As someone who is so strongly passionate about economic, social and environmental sustainability but a staunch economic conservative, I find myself never really fitting in with my friends when it comes to political persuasion. For my right-wing friends, I am too left, and for my left-wing friends, I am too right.
I’m not a socialist, and I’m not a traditional capitalist.
While writing a recent article on the Accountable Capitalism Act, the right words to describe what I believe in suddenly dawned on me.
I am a democratic capitalist.
I love capitalism. Capitalism inspires people to work harder, strive to be their best, accomplish more and inspire others.
However, I do not believe in corporate greed. I do not believe that companies should be working purely to further the interests of their shareholders.Yes, a company needs to be economically sustainable in its own right, but it does not need to be so at the detriment of the wider economy, our global society and the environment.
This is where the democratic side of my argument comes in. The more voices we have involved in capitalist decision-making, the more we are operating for the greater good of our entire economy, society and environment. We want to move away from this system where we constantly face the tragedy of the commons, in which individuals act independently in their own best interest, and into a system where we are working collaboratively.
The tragedy of the commons is an term coined by economist William Forster Lloyd in 1833 but popularised by philosopher Garrett Hardin in 1968. The term speaks on the idea of a shared-resource system, a commons, in which individuals harvest the fruits of this resource according to their own self-interest, not the interest of the wider community. This causes what is known as a tragedy of the commons as the question of the sustainability of harvesting said resource is not considered.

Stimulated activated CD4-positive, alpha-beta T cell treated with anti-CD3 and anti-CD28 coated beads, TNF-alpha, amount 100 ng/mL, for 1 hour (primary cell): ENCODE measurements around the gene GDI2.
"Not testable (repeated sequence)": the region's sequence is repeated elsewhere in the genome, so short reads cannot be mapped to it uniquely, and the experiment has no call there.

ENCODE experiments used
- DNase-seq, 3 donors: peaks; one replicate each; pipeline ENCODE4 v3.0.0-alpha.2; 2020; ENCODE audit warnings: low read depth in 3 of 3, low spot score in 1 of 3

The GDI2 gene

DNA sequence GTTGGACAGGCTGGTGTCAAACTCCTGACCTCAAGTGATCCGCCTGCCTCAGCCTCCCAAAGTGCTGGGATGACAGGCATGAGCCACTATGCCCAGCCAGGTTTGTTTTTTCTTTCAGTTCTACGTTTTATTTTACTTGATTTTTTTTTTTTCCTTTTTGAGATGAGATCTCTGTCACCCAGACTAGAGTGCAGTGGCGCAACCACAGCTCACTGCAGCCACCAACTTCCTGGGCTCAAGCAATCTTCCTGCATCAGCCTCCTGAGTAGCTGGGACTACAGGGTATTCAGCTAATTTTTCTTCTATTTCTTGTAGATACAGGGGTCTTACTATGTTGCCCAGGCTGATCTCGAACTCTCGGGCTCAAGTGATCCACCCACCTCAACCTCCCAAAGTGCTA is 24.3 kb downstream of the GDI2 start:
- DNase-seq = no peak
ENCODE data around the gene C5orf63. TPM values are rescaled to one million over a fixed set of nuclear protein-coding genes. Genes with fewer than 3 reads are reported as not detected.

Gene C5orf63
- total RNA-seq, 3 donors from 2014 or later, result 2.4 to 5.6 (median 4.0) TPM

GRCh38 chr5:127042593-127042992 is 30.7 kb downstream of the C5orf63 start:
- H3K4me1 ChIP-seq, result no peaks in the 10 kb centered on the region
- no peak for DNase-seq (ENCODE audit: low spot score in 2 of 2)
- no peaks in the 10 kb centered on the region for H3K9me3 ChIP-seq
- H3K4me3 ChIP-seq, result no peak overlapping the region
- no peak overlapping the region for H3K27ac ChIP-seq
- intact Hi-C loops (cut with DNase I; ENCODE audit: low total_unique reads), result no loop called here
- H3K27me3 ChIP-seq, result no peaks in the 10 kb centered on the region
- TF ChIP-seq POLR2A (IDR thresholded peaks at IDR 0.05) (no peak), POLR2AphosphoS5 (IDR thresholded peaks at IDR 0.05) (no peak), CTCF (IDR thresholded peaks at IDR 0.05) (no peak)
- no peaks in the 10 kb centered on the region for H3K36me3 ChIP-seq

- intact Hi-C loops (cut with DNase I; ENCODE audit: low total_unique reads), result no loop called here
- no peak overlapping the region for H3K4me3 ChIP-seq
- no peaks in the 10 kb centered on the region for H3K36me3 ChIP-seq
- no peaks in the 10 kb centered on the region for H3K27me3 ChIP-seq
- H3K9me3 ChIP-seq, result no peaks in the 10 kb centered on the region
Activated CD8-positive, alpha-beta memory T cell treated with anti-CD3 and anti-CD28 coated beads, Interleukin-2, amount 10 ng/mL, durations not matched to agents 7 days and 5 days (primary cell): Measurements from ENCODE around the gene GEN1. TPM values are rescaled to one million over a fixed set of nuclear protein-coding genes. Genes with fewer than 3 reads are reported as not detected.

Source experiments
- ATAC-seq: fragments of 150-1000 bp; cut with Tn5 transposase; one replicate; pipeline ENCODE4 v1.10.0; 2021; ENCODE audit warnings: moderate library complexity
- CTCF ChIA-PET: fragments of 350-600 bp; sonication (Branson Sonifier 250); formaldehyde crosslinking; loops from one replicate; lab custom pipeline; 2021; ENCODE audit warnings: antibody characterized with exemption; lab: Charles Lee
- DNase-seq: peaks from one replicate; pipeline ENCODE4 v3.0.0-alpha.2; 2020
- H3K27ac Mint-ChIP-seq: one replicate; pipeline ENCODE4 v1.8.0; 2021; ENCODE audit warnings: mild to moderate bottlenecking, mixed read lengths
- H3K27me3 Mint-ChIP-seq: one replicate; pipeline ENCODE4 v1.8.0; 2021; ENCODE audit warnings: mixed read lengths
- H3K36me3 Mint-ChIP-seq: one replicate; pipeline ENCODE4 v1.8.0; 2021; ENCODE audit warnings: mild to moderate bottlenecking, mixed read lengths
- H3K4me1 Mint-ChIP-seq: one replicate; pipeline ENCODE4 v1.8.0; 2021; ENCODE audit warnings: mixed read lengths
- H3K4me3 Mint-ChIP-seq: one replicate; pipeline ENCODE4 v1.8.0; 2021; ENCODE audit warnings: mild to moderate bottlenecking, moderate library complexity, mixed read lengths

Given a large proportion of our economy right now is based on non-renewable resources, it is only a matter of time before no one will be reaping the reward of any of our resources and we will experience this tragedy of the commons.
In my exploration of the Accountable Capitalism Act, I found one of the most interesting proposals to be based around employees selecting board representatives. The Act outlines that companies in the US with a revenue of more than $1 billion per annum must ensure at least 40% of their board is made up of representatives of employees. Upon an initial reading of the bill, I questioned whether or not this would actually be beneficial. However, after reflection, I believe there is quite a strong argument for this proposal — and it all ties into democratic capitalism.
Walmart employs an estimated 1.5 million people across the United States. For Australians, that is around the entire population of Adelaide. The Accountable Capitalism Act would empower these 1.5 million people to have their say around decisions made in the company. If legislated, this would move the power from the hands of 11 board members into a shared capacity with the employees. Five members of this board will be appointed by the employees, and the decisions will be made in the best interest of these employees.
At first, my concern was around the danger of corporate boards being taken over by unions. This is even more of a worry in Australia in light of the findings of the 2015 Royal Commission into Trade Union Governance and Corruption. However, the majority of the power remains in the hands of the board members who have not been appointed by employees. With the board needing a majority vote to pass a motion, this allows those with the experience of sitting on a board and the running of a company to ensure the company remains economically sustainable.
Ultimately, all companies’ priority should be their economic sustainability. However, the only way to be economically sustainable is to be socially and environmentally sustainable also.
My ideals are not some outlandish hippy gibberish as some of my right-wing friends and colleagues might suggest. Nor are they some capitalistic greed-fuelled objectives as my left-wing friends and colleagues might suggest. I believe my democratic capitalist values sit in the middle of the road: merely wanting what is best for our economy, our society and our environment by shifting the power from the one percent and into the hands of many. Capitalism and greed do not need to go hand-in-hand when everyone is working together for a common good.